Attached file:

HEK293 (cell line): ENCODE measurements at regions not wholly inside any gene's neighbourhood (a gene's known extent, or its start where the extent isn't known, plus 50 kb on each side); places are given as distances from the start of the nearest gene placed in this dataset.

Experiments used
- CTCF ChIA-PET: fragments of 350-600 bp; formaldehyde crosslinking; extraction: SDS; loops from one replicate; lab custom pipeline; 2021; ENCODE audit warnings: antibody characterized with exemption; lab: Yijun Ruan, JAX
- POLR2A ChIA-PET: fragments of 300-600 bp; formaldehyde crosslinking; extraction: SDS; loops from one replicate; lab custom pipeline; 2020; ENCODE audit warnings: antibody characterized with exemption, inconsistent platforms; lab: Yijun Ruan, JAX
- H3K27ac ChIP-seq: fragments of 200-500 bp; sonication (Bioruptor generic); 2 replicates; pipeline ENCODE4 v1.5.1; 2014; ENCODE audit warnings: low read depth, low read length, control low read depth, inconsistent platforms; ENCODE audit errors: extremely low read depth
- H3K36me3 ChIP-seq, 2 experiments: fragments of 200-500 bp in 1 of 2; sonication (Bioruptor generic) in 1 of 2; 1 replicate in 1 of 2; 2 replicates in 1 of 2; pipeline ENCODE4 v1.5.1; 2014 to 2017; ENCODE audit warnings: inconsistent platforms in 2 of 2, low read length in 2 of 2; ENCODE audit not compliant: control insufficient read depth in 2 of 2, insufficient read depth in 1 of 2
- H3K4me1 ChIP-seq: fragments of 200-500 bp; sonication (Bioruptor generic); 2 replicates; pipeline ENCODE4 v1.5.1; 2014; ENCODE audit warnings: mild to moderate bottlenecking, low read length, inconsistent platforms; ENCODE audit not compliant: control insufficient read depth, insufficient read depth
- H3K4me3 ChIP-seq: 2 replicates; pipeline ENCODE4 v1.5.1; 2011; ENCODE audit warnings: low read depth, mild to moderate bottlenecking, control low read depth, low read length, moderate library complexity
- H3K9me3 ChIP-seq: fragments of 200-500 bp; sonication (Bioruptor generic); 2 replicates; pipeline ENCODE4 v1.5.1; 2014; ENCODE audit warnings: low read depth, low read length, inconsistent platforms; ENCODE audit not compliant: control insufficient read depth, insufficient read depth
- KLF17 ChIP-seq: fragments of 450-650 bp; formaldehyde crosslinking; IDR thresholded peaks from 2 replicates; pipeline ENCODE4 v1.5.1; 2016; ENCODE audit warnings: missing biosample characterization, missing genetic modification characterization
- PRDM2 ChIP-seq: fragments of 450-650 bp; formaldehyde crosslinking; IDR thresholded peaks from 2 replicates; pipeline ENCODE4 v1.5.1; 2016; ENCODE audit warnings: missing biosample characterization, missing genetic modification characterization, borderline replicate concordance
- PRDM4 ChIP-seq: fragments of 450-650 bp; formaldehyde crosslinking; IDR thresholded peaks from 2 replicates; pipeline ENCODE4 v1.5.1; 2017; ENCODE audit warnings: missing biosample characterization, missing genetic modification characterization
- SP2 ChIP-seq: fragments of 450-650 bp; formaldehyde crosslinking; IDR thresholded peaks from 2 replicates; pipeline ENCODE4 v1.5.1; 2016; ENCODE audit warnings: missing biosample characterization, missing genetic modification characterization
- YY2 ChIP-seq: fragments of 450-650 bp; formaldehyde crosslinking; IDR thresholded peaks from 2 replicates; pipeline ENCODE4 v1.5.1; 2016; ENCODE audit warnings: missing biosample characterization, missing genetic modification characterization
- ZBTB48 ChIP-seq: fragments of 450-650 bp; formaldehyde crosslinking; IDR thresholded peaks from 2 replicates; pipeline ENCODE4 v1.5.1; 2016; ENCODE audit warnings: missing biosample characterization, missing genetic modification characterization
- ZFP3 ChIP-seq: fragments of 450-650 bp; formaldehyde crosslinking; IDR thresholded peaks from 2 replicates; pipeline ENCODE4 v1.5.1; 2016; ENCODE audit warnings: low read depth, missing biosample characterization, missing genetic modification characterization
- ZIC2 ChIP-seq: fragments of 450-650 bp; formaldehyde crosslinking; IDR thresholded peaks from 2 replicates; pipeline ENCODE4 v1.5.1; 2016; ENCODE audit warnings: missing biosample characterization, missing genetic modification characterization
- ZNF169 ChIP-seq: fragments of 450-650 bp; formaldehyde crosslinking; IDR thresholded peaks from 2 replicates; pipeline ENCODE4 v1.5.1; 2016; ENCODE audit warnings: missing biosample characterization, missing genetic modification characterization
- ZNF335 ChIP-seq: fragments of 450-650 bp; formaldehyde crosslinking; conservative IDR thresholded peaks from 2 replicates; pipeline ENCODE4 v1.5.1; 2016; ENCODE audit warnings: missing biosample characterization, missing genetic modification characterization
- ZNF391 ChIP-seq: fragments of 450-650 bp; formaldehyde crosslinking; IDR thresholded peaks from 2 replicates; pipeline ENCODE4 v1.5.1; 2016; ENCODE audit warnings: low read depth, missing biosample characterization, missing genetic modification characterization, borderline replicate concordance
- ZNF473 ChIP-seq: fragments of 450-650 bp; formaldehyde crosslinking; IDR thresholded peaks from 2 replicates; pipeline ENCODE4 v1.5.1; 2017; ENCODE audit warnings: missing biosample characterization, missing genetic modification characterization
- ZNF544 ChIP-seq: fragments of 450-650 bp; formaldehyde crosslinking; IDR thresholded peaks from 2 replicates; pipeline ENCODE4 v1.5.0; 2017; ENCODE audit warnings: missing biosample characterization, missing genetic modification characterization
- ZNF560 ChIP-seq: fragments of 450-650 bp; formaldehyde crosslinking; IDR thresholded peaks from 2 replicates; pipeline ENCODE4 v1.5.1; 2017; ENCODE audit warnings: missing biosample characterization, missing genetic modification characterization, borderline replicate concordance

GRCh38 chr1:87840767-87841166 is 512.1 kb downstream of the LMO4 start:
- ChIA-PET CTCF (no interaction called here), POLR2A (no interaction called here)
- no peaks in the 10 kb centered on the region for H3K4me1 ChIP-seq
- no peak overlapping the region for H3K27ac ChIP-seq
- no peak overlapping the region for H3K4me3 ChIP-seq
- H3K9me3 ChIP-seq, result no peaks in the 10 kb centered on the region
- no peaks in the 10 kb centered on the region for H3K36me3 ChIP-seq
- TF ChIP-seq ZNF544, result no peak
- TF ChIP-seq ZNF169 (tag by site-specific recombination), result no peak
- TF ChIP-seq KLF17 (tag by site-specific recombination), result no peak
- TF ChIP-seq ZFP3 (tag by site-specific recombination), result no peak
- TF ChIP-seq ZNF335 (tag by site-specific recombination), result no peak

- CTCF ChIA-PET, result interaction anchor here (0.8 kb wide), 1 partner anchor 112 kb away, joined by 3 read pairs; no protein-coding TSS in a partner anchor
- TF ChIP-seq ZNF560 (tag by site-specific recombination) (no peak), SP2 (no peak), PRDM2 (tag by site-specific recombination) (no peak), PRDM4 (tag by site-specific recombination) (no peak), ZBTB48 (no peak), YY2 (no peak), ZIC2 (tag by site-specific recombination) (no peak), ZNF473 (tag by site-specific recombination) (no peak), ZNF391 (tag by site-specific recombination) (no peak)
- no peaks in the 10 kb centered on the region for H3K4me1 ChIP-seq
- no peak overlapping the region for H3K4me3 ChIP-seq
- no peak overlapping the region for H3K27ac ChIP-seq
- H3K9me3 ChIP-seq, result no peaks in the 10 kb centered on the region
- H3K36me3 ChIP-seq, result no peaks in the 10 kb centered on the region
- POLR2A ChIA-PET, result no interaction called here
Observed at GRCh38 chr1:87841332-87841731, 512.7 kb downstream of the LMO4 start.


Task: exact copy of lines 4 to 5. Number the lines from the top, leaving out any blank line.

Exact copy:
- POLR2A ChIA-PET: fragments of 300-600 bp; formaldehyde crosslinking; extraction: SDS; loops from one replicate; lab custom pipeline; 2020; ENCODE audit warnings: antibody characterized with exemption, inconsistent platforms; lab: Yijun Ruan, JAX
- H3K27ac ChIP-seq: fragments of 200-500 bp; sonication (Bioruptor generic); 2 replicates; pipeline ENCODE4 v1.5.1; 2014; ENCODE audit warnings: low read depth, low read length, control low read depth, inconsistent platforms; ENCODE audit errors: extremely low read depth